COLUMBIA—After the Missouri women's basketball team's 61-56 loss to Colorado on Saturday night, Buffaloes' coach Kathy McConnell-Miller talked about the improvement the Tigers have made since last season.
"I think they're more experienced than last year," McConnell-Miller said. "And I think they're going to their strengths better than they did last year."
The Tigers' biggest strength this season has been forcing turnovers with intensive defensive pressure. The Tigers average over 20 turnovers per game and forced 23 on Saturday.
But while Missouri's defense has been effective, its offense has struggled. The Tigers have shot below 40 percent this season. Their poor shooting is what caused them to lose a game in which they forced 23 turnovers, grabbed 15 offensive rebounds and shot 13 more shots than Colorado, which had yet to win a conference game before Saturday.
Missouri coach Cindy Stein sounded exasperated as she talked about what her team needs to do to improve on offense. She said the problems have been addressed numerous times in practice.
"It's frustrating," Stein said. "Because this team has been spending more time working on their shots, doing that in practice, working on their intensity of taking shots. And not to be able to shoot at home is very disappointing."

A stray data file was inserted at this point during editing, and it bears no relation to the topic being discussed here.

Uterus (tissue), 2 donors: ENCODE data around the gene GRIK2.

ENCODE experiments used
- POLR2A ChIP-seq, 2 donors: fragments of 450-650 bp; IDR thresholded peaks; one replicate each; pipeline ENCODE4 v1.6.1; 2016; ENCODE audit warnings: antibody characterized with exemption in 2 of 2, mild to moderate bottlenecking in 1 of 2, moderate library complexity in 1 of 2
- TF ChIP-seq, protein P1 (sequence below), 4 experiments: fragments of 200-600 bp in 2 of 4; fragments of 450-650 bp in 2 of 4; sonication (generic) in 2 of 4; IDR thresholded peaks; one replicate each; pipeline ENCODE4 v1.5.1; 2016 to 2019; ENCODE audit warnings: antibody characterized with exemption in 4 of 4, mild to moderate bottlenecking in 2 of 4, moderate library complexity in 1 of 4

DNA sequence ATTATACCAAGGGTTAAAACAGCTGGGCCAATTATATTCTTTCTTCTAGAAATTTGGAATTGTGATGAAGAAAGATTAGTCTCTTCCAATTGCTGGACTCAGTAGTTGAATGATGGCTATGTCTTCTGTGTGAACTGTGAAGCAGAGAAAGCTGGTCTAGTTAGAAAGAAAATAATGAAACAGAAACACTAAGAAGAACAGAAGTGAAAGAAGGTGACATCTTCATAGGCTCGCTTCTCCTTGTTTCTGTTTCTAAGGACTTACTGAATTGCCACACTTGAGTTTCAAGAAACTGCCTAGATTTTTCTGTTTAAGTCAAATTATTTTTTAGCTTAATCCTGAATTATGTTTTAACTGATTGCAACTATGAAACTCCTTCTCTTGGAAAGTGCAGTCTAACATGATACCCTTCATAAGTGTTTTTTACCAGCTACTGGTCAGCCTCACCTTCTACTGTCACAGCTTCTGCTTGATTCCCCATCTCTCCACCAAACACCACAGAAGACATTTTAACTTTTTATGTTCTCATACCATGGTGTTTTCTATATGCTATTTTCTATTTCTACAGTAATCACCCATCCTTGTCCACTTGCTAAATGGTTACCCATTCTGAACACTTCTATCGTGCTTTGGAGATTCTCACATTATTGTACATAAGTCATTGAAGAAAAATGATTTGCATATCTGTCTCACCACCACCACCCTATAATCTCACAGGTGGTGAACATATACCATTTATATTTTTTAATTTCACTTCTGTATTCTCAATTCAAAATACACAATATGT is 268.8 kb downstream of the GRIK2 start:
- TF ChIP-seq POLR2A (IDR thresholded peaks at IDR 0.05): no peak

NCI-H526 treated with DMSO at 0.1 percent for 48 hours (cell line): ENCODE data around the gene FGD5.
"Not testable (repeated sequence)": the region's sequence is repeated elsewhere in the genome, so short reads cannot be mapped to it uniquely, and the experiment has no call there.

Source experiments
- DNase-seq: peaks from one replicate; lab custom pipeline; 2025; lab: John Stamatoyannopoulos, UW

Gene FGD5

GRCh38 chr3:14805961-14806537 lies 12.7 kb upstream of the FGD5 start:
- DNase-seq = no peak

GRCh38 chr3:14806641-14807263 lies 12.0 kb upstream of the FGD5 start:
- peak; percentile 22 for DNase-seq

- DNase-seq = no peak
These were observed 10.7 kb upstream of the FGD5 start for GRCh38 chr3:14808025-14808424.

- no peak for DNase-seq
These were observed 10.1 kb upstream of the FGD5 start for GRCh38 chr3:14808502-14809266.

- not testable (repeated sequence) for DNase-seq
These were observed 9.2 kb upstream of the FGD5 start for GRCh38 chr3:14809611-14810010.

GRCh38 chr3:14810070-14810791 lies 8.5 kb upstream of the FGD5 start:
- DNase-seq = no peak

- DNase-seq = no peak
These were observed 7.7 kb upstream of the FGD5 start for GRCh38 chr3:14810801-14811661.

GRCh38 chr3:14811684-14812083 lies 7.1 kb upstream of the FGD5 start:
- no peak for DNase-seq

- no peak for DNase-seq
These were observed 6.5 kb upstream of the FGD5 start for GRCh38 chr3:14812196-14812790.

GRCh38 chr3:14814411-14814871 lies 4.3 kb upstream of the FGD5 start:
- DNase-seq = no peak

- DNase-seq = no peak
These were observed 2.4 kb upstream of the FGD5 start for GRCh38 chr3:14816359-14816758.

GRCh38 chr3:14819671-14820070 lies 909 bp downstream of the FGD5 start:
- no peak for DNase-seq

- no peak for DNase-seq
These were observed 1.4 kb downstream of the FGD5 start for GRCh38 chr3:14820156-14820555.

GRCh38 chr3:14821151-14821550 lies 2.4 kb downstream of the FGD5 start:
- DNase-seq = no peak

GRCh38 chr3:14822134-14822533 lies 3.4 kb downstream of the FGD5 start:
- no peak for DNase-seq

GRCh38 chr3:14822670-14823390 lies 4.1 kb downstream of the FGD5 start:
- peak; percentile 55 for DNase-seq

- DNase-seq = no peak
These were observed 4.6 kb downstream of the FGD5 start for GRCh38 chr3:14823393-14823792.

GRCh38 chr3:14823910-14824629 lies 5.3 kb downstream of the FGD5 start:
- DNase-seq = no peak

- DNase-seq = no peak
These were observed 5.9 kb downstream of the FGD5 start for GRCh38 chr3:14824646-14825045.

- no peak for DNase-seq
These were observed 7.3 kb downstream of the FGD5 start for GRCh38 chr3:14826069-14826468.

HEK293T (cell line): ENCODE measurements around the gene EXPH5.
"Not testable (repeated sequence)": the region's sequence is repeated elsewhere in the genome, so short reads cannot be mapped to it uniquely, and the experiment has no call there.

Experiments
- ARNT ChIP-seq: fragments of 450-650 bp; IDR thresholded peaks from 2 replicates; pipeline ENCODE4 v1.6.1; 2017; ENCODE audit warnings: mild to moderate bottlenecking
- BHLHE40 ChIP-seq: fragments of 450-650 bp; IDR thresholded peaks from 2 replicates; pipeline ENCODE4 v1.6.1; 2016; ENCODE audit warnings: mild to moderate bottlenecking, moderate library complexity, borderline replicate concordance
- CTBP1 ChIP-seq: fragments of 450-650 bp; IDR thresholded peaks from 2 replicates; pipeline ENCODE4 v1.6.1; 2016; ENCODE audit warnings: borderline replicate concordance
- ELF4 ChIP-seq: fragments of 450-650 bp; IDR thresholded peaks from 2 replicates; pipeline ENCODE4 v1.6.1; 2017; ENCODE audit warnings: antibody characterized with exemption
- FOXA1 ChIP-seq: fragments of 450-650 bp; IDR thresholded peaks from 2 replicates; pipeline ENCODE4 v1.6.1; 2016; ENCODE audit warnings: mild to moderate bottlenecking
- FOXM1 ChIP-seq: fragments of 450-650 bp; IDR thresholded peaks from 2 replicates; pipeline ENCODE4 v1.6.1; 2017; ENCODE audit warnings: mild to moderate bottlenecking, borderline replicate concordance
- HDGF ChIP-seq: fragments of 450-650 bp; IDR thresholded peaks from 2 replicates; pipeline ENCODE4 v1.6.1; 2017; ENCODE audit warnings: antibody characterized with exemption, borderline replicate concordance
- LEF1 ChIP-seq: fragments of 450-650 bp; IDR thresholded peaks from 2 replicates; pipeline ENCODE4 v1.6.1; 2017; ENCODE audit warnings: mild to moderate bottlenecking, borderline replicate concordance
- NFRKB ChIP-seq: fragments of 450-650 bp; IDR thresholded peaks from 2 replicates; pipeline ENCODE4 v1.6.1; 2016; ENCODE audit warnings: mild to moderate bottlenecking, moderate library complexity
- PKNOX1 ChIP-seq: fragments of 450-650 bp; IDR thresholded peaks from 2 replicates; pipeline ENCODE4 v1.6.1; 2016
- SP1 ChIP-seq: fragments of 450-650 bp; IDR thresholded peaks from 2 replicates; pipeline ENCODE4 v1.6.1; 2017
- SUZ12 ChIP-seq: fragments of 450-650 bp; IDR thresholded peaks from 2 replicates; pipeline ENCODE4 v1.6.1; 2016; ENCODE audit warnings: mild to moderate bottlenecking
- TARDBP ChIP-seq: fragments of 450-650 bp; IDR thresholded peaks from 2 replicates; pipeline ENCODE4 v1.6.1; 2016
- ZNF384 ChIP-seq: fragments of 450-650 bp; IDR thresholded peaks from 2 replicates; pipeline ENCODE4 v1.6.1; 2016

Stein said the day after her team lost to Iowa State last week she came to practice on Thursday to find that her players had showed up 20 minutes early to work on their shooting.
"It was probably one of our better practices," Stein said. "They had a lot of energy, they wanted to get better."
Stein added that she is relieved to see that her team is getting open shots. She said that tells her that this isn't an issue with her offensive game plan or even her team's execution. It just comes down to making open shots.
"It would be one thing if we couldn't get a shot off," she said. "Because then I'd be worried about our offense as far as are we running the right plays, but we're getting the shots we need. We've just got to knock them down."
She also said she doesn't think talking to her players about their offensive slump will be effective and doing so might cause her team to over-analyze what it is doing when it has the ball. Instead, she hopes her defense will step up another its effort another effort until the offensive struggles sort themselves out.
But if the Tigers are going to compete in the Big 12 they will have to break out of this slump sooner rather than later. Missouri just completed what might be the easiest five-game stretch of its Big 12 schedule. The first five teams Missouri played in conference have a combined record of 9-16 in conference and yet only managed to go 1-4. Now the Tigers will play five ranked opponents in their next six games with a combined record of 19-9 in conference.
"I think the main thing is with our team is that we do have to work with them to teach them how to win the big game," Stein said. "It's a mentality thing. I think there's sometimes a fear factor involved. And we're still young. We're probably the youngest team with the youngest starters in the league."
The victory improves the Buffaloes' record to 9-8 and 1-4 in the Big 12 while it drops the Tigers to 10-8 and 1-4. The Tigers' next game is against No. 24 Oklahoma State at 6:30 p.m on Wednesday at Mizzou Arena.